Fanxiang Jiao Thesis Defense 05/08/12

Thesis Defense

Fanxiang Jiao

Tuesday, May 8, 2012
10:00am (3780 WEB)

Title: Uncertainty Analysis and Visualization of Diffusion Tensor Images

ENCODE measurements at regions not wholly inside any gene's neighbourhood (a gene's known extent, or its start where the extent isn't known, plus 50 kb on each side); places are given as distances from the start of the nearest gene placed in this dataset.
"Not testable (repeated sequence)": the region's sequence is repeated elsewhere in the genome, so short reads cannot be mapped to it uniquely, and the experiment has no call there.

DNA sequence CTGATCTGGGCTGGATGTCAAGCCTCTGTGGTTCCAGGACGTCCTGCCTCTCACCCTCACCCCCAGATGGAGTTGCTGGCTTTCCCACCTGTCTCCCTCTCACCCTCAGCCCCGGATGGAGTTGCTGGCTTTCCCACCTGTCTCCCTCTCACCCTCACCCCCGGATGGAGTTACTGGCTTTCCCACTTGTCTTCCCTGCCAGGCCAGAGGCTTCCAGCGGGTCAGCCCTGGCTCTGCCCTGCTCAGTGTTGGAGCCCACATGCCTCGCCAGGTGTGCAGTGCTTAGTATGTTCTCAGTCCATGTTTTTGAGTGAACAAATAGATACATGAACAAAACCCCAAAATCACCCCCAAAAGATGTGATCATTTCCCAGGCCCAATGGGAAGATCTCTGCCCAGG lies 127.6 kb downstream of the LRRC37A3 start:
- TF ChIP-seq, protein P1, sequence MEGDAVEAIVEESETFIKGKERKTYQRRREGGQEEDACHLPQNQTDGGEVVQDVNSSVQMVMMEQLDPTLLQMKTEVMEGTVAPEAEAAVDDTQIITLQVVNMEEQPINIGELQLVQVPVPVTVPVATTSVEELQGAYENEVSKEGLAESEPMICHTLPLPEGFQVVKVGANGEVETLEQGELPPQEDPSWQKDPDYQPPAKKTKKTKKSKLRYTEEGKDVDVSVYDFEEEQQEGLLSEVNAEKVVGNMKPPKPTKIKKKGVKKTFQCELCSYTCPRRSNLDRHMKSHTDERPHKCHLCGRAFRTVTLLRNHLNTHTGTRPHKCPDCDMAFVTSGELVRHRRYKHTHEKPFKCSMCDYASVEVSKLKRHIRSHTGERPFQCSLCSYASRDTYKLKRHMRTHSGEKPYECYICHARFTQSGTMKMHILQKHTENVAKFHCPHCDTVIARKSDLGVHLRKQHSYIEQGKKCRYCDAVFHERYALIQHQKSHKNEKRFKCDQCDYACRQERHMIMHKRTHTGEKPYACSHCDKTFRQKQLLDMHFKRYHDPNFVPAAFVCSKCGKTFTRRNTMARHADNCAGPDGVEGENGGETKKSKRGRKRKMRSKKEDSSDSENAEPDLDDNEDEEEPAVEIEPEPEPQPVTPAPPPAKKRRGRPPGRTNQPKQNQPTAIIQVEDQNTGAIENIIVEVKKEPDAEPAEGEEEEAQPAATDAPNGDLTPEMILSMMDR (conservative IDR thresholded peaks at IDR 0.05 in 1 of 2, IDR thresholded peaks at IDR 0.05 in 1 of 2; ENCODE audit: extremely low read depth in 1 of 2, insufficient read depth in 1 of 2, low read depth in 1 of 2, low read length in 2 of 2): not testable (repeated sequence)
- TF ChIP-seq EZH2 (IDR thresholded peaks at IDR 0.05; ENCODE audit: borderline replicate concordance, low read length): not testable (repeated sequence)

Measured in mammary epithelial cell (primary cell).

Diffusion magnetic resonance imaging (dMRI) has become a popular technique to detect brain white matter structure. However, imaging noise, imaging artifacts, and modeling techniques, etc., create many uncertainties, which may generate misleading information for further analysis or applications, such as surgical planning. Therefore, how to analyze, effectively visualize, and reduce these uncertainties become very important research questions. In this dissertation, we present both rank-k decomposition and direct decomposition approaches based on spherical deconvolution to decompose the fiber directions more accurately for high angular resolution diffusion imaging (HARDI) data, which will reduce the uncertainties of the fiber directions. By applying volume rendering techniques to an ensemble of 3D orientation distribution function (ODF) glyphs, which we call SIP functions of diffusion shapes, one can elucidates the complex heteroscedastic structural variation in these local diffusion shapes. Furthermore, we quantify the extent of this variation by measuring the fraction of the volume of these shapes, which is consistent across all noise levels, the certain volume ratio. To better understand the uncertainties in white matter fiber tracks, we propose three metrics to quantify the differences between the results of diffusion tensor magnetic resonance imaging (DT-MRI) fiber tracking algorithms: the area between corresponding fibers of each bundle, the Earth Mover's Distance (EMD) between two fiber bundle volumes, and the current distance between two fiber bundle volumes. Based on these metrics, we discuss an interactive fiber track comparison visualization toolkit we have developed to visualize these uncertainties more efficiently. Physical phantoms, with high repeatability and reproducibility, are also designed with the hope of validating the dMRI techniques. In summary, this dissertation provides a better understanding about uncertainties in diffusion magnetic resonance imaging: where and how much are the uncertainties? How to reduce these uncertainties? How to possibly validate our algorithms?

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